Drawing is fundamental to my work, but not in a wholly straightforward way. I do not for instance keep a sketchbook in any conventional sense, nor am I regular in sketching or drawing anything, everything, or even specific categories of subject. I have tried exercises of doing such, keeping a sketchbook, attending life class courses, etc., but they did not work for me. I need to be driven by purpose, or I must be in a kind of drawing zone – by which I mean that my subconscious perceives a reason for drawing.
I have not had any formal art training, my classes at school having stopped in my early teens. On the other hand, since I can remember I have wanted to be an artist, and have sought out information about the history of art, (overwhelmingly Western), artists’ biographies, work, and techniques, and visited as many exhibitions as I could.
I suspect that commissioning so much artwork during my publishing career has had a definite influence on my image-making. It took me – perhaps is still taking me – many years to break away from the process of thinking up an idea, then thinking how best to picture it, then choosing the style best suited for communication of the idea, then choosing the right artist. Perhaps the solution I have found is to generate ideas for work which are so personal that only I can attempt to communicate them – or at least elucidate them for myself. Thus I am moved to draw aspects of what speaks to me, of what somehow illustrates what I am thinking or feeling.
From life, blind drawing is what I mostly use. To be unobtrusive – and also so that I can carry a notebook around easily – I have a small pile of A6 landscape sketchbooks which I got from Muji years ago. I don’t think they do them any more, but as I have only used a few they will doubtless last me. The books are spiral bound, and each page has a perforation so that it can be torn out easily. Both of these are useful, especially the latter as I scan the drawings I like.
I think that I use blind drawing because it is an essence – a gesture, an attitude, a mood I want to capture, not the person themselves. What I do draw often becomes an element of my visual vocabulary, and is repeated in different manifestations. These drawings of cellists were the starting point for the design Trio, which became both a small piece and a quilt.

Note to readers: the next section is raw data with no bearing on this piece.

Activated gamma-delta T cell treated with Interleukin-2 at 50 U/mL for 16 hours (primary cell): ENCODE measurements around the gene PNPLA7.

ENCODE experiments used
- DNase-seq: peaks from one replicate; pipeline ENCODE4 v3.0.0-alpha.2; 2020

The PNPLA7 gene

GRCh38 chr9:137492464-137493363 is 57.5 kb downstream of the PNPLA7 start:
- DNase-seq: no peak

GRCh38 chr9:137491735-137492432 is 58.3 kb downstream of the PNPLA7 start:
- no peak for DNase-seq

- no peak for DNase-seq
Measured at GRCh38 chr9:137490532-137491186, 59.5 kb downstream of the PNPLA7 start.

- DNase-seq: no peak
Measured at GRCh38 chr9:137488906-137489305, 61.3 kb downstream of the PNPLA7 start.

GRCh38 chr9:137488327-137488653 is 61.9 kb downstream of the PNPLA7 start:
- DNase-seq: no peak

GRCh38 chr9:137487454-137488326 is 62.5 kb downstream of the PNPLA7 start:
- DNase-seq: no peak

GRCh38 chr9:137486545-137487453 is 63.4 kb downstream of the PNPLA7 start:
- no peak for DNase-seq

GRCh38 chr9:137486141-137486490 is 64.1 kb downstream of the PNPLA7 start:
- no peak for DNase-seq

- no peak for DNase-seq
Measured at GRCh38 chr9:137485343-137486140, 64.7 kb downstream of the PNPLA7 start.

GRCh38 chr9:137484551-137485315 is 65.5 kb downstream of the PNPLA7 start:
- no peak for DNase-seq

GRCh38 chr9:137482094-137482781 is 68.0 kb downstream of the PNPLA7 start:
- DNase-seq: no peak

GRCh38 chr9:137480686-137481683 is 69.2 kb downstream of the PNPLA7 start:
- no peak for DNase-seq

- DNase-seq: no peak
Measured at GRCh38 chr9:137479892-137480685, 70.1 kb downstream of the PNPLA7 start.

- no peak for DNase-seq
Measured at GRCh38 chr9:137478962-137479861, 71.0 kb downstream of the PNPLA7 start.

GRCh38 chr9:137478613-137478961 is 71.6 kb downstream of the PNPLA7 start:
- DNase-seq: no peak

In this case it was a repetition of the same image, but more often the drawing is repeated in a different visual context.
Other drawings are done from my imagination/memory, or using photographs for elements more than a whole figure. To begin with I believed that using photographs (from books, magazines, the internet) was a failure on my part until much to my relief I learned that the great Francis Bacon had done this, and that it is fairly common practice. That, I suppose is something that would have been sorted out much earlier had I gone to art college
Wanting to represent a mixture of anger and loss of control I drew this figure.
I cannot remember what the basic source was – perhaps a man – an athlete stretching a leg against a wall. It would have been enough for me to extrapolate the figure I needed. In 2006 I was using wire mesh both in my images and literally as part of the collage, and feeling that I needed both that and something more of the earth – i.e. the slate, I created Hard place. (I called the technique brodage as it was stitch rather than glue which held all the elements in place.)
Four years later I felt that lack of control again, and the same figure was used in the quilt Home made soup.
I do all of my final drawing digitally, whether from the scan of a blind drawing, or using one monitor to show my source picture while I draw digitally on the other monitor. So the drawing is important as the start of the manifestation of the work, but it is a vague idea or feeling which actually starts each piece.